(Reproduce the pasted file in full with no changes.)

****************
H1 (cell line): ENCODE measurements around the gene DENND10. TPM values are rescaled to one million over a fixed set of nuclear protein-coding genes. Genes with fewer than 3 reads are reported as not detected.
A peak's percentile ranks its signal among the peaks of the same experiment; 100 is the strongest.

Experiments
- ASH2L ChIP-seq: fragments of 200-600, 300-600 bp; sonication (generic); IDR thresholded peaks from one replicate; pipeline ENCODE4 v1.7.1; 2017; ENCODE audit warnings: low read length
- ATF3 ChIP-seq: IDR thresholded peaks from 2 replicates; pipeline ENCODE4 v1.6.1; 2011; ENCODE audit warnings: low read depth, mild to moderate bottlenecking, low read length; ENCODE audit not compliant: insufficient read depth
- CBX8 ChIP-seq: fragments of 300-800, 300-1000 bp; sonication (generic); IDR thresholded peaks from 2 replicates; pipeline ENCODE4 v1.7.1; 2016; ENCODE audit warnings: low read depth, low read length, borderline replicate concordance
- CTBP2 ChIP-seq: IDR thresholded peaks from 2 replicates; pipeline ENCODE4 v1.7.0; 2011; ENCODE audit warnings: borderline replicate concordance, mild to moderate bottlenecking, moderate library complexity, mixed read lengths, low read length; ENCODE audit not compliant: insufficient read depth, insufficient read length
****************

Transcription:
H1 (cell line): ENCODE measurements around the gene DENND10. TPM values are rescaled to one million over a fixed set of nuclear protein-coding genes. Genes with fewer than 3 reads are reported as not detected.
A peak's percentile ranks its signal among the peaks of the same experiment; 100 is the strongest.

Experiments
- ASH2L ChIP-seq: fragments of 200-600, 300-600 bp; sonication (generic); IDR thresholded peaks from one replicate; pipeline ENCODE4 v1.7.1; 2017; ENCODE audit warnings: low read length
- ATF3 ChIP-seq: IDR thresholded peaks from 2 replicates; pipeline ENCODE4 v1.6.1; 2011; ENCODE audit warnings: low read depth, mild to moderate bottlenecking, low read length; ENCODE audit not compliant: insufficient read depth
- CBX8 ChIP-seq: fragments of 300-800, 300-1000 bp; sonication (generic); IDR thresholded peaks from 2 replicates; pipeline ENCODE4 v1.7.1; 2016; ENCODE audit warnings: low read depth, low read length, borderline replicate concordance
- CTBP2 ChIP-seq: IDR thresholded peaks from 2 replicates; pipeline ENCODE4 v1.7.0; 2011; ENCODE audit warnings: borderline replicate concordance, mild to moderate bottlenecking, moderate library complexity, mixed read lengths, low read length; ENCODE audit not compliant: insufficient read depth, insufficient read length